10 Things You Never Knew About About The Fisher King

Ex-Monty Python member Terry Gilliam has directed some fabulously weird and wonderful films over the years. From Time Bandits, Brazil and The Adventures of Baron Munchausen in the 1980s, to 12 Monkeys, Fear and Loathing in Las Vegas and The Brothers Grimm in the 1990s and beyond, his work never fails to impress and surprise.

But one piece of Gilliam’s work that is often overlooked is his comedy-drama The Fisher King, which stars the late Robin Williams alongside Jeff Bridges, and tells the story of a radio ‘shock jock’ who goes on a bizarre and fantastical journey of redemption.

Below are 10 things you might not have realised about the film, which was released all the way back in 1991 and which, according to Peter Travers of Rolling Stone magazine, “sweeps you up on waves of humor, heartbreak and ravishing romance”.

10. The film was originally so similar to Rain Man it had to be rewritten

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The Fisher King’s writer Richard LaGravenese had to throw out the first draft of his script after the Oscar-winning Rain Man was released.

LaGravenese was concerned that the 1988 Tom Cruise and Dustin Hoffman film was far too similar to the idea he had conceived, so immediately went back to the drawing board.

9. At one point James Cameron was to direct with Billy Crystal starring

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At the very early stages of production, a promise was given to James Cameron that he would be able to direct the film, and Billy Crystal was at that time the favourite to play Jack.

When the project was moved to TriStar Pictures, producers were keen to hire Terry Gilliam, although one studio executive who had worked with Gilliam on his previous (failed) film apparently said Gilliam would get the job “over my dead body.”

8. Terry Gilliam chose the film because he was tired of directing big budget films

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Terry Gilliam has revealed that he chose to direct The Fisher King because he was tired of helming big budget special effects films.

Despite being nominated for four Academy Awards, Gilliam’s previous film The Adventures of Baron Munchausen was also a massive box office bomb, making just £8 million from a budget of $46 million.

7. It was the first Terry Gilliam film not to feature a Monty Python member

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The Fisher King was the first of Terry Gilliam’s films not to feature any of his former Monty Python colleagues.

It was also the first film directed by Gilliam where he wasn’t also involved in the writing of the screenplay.

6. Jeff Bridges tried to talk Gilliam out of hiring him as Jack Lucas

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Despite agreeing to meet with Terry Gilliam to discuss the film, Jeff Bridges did not initially think he was right for the part of radio DJ Jack Lucas, a character that was based on real-life ‘shock jock’ Howard Stern.

In fact, Bridges spent most of the meeting trying to persuade Gilliam to hire someone else, and even brought a list of people he knew who he thought should be cast ahead of him!

5. Robin Williams would perform impromptu comedy routines to lift spirits on-set

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According to the film’s writer Richard LaGravenese, at one point during the shoot Robin Williams performed an impromptu 20-minute comedy routine at 5 in the morning after a particularly arduous day’s work.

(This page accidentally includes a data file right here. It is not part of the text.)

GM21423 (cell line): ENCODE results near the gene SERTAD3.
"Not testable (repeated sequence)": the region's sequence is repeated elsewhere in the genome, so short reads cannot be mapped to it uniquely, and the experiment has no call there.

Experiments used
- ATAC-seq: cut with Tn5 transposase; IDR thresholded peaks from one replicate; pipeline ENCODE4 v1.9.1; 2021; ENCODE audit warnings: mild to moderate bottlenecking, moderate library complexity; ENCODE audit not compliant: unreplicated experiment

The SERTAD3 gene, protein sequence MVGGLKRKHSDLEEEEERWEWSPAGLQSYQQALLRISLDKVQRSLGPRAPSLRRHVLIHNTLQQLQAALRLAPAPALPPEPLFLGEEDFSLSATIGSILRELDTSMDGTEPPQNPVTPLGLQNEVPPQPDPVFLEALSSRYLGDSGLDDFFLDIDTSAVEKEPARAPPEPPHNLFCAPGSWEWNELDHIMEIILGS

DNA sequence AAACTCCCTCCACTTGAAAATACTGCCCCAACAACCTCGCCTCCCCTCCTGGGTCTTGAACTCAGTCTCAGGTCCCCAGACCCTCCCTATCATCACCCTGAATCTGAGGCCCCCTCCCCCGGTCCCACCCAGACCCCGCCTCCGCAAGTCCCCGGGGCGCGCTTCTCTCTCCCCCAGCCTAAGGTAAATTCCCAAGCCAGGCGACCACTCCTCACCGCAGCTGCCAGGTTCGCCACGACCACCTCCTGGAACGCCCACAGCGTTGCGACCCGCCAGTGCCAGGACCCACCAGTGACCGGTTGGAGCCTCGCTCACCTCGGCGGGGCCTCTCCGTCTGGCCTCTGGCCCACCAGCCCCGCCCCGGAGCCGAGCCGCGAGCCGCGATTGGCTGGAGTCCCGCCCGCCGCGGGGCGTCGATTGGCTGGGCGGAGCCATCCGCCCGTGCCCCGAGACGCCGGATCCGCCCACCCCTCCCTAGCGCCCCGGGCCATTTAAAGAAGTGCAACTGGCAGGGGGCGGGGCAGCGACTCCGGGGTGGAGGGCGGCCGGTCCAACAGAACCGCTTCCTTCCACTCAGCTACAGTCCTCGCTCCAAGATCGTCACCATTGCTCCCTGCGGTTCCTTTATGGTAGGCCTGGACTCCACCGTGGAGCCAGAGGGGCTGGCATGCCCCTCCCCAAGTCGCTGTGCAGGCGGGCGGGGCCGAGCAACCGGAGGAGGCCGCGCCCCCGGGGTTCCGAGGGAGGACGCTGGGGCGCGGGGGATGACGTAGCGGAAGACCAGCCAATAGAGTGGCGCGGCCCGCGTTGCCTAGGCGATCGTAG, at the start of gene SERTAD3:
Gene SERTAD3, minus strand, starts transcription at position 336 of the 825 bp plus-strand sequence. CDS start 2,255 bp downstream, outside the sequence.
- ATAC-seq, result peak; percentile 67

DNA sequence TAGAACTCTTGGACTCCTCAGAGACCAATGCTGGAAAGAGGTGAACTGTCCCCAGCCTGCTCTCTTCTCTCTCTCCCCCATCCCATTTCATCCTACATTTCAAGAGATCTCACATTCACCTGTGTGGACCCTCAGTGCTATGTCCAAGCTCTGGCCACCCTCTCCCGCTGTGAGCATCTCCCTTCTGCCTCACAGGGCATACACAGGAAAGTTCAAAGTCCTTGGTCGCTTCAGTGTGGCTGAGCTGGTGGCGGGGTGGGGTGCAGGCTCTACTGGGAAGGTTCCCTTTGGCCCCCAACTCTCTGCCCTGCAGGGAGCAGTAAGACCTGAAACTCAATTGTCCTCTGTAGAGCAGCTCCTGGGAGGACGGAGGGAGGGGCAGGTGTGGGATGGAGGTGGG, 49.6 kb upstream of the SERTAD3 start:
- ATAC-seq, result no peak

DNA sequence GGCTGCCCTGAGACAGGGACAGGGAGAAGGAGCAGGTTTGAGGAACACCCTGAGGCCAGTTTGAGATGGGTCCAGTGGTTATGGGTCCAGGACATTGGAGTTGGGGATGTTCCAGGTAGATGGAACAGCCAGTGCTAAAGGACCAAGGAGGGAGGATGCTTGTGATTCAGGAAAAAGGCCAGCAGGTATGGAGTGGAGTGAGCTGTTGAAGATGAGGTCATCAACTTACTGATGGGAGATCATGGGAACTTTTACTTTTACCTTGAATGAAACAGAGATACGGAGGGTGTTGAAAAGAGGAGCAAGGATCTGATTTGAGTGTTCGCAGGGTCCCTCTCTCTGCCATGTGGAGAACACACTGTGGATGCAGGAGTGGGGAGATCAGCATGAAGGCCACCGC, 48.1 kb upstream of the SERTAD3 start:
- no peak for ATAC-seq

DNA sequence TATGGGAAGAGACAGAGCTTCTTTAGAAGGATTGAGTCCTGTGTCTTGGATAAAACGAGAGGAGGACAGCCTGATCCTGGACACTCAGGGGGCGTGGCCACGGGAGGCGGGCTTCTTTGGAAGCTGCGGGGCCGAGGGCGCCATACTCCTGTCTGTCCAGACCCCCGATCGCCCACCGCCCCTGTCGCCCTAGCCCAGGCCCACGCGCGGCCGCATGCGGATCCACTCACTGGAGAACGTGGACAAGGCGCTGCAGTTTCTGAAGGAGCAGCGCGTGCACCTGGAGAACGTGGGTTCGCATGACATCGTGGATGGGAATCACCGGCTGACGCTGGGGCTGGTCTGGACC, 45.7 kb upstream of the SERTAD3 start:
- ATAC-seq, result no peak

“It was about five in the morning, and we’d been there since seven the night before, everyone’s energy was drained,” LaGravenese recalls. “I remember one of the grips turning to me with tears in his eyes, he was laughing so hard…Terry [Gilliam] turned to me and said: ‘Thank God for him.'”

4. The Grand Central Station waltz was Terry Gilliam’s idea

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Despite being used to writing, or at least having a hand in writing, the films he directed, the only element that Terry Gilliam added to The Fisher King was the Grand Central Station waltz.

“A scene takes place at Grand Central Station, so I was there watching the rush hour develop,” Gilliam recalls. “And I thought…wouldn’t it be wonderful if all these thousands of people suddenly just paired up and began to waltz?”

3. Studio executives were worried Robin Williams’ body was too hairy for audiences

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Not only was Robin Williams’ Central Park nude scene delayed for hours by a man on a bike who was constantly shouting for the star, but TriStar Pictures were concerned how audiences would react to Williams’ naked body.

According to Terry Gilliam, studio executives were genuinely concerned that fans would react negatively to Williams’ body having so much hair on it.

2. New York residents deliberately delayed the shoot by calling 911 about fake fires

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As well as the cyclist mentioned above, New York residents, fed up with all of the noise from the film’s nighttime shoots, purposely delayed production by reporting fake fires.

Not only that, but TriStar Pictures later decided to postpone the film’s release date from May until September 1991.

1. It was nominated for five Academy Awards and won one

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The Fisher King was nominated for five Academy Awards, but lost out in the Best Actor (Robin Williams), Best Original Screenplay, Best Art Direction and Best Original Score categories.

It did however pick up the award for Best Supporting Actress, for Mercedes Ruehl’s brilliant performance as Anne Napolitano, Jack’s girlfriend.